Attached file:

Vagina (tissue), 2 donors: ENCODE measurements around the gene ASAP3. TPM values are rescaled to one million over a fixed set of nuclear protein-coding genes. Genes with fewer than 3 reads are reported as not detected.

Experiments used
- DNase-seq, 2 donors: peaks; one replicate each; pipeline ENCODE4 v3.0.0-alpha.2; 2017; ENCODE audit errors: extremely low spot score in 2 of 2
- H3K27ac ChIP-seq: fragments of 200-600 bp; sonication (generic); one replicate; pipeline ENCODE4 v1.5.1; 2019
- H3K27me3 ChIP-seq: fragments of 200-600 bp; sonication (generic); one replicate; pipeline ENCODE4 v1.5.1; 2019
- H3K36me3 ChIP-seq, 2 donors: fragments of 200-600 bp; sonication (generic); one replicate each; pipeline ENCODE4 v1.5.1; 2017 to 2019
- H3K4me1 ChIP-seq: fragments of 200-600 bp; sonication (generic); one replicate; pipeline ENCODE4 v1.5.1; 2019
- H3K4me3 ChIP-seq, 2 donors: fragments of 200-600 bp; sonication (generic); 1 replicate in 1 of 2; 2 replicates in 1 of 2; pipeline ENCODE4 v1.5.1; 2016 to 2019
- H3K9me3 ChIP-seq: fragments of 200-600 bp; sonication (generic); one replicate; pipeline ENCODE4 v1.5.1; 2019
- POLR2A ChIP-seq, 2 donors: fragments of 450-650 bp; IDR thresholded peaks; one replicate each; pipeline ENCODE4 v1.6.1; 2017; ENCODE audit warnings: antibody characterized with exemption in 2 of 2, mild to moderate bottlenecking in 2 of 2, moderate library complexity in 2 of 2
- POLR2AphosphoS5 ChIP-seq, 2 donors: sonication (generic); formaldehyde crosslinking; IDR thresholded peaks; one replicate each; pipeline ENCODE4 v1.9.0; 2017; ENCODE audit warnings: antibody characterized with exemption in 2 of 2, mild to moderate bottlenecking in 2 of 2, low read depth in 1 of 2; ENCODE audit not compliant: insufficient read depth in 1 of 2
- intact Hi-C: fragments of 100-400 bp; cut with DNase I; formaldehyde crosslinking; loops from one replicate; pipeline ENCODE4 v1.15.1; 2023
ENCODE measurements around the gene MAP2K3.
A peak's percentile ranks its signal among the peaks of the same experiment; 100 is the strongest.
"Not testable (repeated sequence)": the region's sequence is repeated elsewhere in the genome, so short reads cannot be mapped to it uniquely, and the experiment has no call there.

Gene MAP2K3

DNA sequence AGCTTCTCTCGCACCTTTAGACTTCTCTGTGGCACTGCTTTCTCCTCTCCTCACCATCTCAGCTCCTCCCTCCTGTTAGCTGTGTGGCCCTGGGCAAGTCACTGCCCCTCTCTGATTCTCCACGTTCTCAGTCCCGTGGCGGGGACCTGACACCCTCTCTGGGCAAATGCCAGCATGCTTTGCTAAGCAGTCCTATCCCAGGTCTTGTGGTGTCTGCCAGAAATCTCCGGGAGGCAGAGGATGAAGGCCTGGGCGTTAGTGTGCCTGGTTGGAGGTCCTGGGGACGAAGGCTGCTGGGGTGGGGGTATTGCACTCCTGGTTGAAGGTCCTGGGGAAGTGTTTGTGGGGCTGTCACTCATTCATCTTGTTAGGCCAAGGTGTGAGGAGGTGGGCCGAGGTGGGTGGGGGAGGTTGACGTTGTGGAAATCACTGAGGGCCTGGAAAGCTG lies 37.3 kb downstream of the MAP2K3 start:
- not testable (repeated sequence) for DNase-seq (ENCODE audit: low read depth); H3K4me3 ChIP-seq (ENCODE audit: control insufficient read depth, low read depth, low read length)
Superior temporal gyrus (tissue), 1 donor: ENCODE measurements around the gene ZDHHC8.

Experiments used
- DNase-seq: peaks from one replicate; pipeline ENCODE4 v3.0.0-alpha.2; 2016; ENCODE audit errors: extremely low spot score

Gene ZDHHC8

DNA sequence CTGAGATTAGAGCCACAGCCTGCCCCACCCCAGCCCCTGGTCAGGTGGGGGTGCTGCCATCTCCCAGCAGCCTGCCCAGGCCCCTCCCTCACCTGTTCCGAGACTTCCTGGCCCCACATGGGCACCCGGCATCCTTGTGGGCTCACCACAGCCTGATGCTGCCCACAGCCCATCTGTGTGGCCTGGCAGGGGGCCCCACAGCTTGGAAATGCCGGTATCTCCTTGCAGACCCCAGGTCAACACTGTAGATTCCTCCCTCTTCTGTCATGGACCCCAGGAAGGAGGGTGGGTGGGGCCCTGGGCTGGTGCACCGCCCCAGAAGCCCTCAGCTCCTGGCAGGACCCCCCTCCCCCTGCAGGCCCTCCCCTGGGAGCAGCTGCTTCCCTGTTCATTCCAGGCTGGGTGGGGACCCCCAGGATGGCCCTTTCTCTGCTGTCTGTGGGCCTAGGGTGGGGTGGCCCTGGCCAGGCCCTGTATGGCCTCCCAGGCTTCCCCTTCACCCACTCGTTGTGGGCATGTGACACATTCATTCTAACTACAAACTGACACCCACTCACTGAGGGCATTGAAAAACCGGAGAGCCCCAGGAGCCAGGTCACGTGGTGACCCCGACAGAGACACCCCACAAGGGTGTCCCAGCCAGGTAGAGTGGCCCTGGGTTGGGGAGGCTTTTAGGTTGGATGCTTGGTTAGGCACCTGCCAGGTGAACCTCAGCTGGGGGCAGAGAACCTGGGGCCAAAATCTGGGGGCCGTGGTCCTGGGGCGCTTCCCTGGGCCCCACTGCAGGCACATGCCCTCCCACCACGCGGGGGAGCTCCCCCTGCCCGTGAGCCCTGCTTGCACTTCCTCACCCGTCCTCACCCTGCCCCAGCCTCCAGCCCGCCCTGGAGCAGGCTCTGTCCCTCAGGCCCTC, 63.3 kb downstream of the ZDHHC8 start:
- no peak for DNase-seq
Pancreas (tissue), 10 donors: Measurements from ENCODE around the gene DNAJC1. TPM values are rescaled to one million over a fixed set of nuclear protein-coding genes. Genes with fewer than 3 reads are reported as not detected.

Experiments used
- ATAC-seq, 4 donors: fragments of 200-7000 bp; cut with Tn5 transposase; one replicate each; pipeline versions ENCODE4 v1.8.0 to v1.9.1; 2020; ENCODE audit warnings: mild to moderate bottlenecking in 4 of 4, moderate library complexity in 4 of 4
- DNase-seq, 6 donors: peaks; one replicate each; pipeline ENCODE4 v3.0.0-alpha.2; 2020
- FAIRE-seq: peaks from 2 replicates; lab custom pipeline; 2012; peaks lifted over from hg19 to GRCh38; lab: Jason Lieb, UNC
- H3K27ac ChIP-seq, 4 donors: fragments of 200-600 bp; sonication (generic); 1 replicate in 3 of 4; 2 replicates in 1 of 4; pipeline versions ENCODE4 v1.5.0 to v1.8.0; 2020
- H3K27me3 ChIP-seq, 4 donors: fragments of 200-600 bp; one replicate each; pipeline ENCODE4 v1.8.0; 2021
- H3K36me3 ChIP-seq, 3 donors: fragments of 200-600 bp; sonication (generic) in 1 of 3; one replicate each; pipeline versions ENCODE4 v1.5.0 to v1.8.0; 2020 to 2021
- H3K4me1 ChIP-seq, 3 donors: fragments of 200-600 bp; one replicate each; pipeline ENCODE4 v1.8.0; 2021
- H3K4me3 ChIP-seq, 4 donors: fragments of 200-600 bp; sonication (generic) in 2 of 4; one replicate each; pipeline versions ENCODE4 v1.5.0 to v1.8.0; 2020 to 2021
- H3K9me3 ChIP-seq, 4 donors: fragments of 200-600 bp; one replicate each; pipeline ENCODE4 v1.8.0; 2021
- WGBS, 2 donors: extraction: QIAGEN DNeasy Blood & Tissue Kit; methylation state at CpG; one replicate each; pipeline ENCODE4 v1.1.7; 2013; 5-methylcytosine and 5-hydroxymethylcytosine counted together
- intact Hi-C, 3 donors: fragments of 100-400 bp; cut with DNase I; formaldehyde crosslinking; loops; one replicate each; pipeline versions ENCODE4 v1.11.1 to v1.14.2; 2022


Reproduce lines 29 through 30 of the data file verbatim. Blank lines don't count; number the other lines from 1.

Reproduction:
- FAIRE-seq: peaks from 2 replicates; lab custom pipeline; 2012; peaks lifted over from hg19 to GRCh38; lab: Jason Lieb, UNC
- H3K27ac ChIP-seq, 4 donors: fragments of 200-600 bp; sonication (generic); 1 replicate in 3 of 4; 2 replicates in 1 of 4; pipeline versions ENCODE4 v1.5.0 to v1.8.0; 2020